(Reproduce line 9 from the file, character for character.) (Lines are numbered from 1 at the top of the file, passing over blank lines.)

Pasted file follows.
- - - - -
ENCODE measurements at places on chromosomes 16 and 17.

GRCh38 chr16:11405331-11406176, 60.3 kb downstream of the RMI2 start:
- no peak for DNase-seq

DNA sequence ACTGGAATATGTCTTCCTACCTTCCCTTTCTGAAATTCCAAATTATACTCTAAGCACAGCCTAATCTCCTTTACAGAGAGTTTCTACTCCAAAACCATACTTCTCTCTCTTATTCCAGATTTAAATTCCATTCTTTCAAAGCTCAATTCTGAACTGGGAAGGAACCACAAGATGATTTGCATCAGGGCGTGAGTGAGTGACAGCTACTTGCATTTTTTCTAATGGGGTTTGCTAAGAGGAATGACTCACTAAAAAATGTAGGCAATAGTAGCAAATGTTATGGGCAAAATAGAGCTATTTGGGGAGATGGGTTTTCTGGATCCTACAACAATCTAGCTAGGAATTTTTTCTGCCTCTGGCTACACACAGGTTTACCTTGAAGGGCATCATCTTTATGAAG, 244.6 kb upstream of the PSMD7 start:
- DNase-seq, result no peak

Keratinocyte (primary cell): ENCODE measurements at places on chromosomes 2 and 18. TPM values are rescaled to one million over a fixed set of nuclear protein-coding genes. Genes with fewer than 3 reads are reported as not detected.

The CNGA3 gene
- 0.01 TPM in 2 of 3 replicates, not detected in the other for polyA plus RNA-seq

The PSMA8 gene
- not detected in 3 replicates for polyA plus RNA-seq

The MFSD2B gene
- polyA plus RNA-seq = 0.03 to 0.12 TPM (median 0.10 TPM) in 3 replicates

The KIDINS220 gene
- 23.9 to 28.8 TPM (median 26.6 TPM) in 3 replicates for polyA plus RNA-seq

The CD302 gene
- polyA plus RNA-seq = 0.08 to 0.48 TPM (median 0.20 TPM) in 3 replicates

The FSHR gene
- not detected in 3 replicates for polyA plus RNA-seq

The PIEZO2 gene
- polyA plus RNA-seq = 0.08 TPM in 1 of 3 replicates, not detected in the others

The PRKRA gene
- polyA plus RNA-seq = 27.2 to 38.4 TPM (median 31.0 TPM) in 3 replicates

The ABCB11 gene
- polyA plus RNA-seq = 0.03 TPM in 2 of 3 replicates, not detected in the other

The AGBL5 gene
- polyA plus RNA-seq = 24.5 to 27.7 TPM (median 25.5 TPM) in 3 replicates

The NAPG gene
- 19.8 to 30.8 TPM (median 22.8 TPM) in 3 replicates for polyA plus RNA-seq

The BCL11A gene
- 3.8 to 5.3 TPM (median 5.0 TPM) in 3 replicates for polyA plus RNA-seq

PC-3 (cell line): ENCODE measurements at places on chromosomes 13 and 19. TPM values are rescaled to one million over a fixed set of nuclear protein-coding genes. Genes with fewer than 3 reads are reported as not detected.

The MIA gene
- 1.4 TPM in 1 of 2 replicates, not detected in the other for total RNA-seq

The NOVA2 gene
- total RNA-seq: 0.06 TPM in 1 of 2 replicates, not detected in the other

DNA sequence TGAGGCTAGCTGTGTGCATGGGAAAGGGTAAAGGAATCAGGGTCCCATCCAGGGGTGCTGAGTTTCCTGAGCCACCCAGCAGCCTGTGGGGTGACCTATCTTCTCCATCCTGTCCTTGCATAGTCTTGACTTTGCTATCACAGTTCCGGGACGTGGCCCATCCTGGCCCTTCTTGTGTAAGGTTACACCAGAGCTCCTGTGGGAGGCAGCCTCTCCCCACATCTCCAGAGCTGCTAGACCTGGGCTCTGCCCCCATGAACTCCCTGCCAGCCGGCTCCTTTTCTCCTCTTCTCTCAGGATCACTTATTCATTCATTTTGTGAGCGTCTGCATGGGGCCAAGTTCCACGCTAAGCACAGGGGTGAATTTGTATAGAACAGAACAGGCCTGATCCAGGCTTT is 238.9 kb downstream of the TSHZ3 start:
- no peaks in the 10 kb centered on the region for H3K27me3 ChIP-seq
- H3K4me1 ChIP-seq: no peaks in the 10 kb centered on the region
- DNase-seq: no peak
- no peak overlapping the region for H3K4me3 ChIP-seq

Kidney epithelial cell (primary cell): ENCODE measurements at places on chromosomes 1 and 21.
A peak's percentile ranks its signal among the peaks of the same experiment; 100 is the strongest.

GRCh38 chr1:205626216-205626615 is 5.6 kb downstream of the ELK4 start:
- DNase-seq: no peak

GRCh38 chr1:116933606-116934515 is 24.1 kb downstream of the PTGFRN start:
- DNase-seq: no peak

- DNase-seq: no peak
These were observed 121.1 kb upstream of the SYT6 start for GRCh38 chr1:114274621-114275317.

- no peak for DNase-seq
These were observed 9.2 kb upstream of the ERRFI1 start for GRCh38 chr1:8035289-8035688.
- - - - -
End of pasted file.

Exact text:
The PSMA8 gene